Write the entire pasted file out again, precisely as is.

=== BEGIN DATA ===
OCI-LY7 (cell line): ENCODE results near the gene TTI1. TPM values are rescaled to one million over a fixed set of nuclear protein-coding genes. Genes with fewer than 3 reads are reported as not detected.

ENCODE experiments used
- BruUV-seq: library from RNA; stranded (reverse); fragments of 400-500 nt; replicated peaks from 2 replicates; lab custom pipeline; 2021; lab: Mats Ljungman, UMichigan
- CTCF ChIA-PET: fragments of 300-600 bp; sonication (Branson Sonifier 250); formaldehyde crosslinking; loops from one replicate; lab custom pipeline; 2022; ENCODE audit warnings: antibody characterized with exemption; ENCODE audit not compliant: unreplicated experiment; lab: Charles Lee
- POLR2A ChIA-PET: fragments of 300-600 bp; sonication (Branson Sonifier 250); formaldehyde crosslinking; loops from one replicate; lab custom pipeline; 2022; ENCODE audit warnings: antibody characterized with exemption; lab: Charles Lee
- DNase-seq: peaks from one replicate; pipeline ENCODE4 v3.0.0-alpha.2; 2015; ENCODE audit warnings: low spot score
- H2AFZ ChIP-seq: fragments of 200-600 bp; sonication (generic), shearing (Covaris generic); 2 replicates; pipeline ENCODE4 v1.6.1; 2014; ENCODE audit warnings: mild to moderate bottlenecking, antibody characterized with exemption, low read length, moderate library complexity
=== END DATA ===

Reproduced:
OCI-LY7 (cell line): ENCODE results near the gene TTI1. TPM values are rescaled to one million over a fixed set of nuclear protein-coding genes. Genes with fewer than 3 reads are reported as not detected.

ENCODE experiments used
- BruUV-seq: library from RNA; stranded (reverse); fragments of 400-500 nt; replicated peaks from 2 replicates; lab custom pipeline; 2021; lab: Mats Ljungman, UMichigan
- CTCF ChIA-PET: fragments of 300-600 bp; sonication (Branson Sonifier 250); formaldehyde crosslinking; loops from one replicate; lab custom pipeline; 2022; ENCODE audit warnings: antibody characterized with exemption; ENCODE audit not compliant: unreplicated experiment; lab: Charles Lee
- POLR2A ChIA-PET: fragments of 300-600 bp; sonication (Branson Sonifier 250); formaldehyde crosslinking; loops from one replicate; lab custom pipeline; 2022; ENCODE audit warnings: antibody characterized with exemption; lab: Charles Lee
- DNase-seq: peaks from one replicate; pipeline ENCODE4 v3.0.0-alpha.2; 2015; ENCODE audit warnings: low spot score
- H2AFZ ChIP-seq: fragments of 200-600 bp; sonication (generic), shearing (Covaris generic); 2 replicates; pipeline ENCODE4 v1.6.1; 2014; ENCODE audit warnings: mild to moderate bottlenecking, antibody characterized with exemption, low read length, moderate library complexity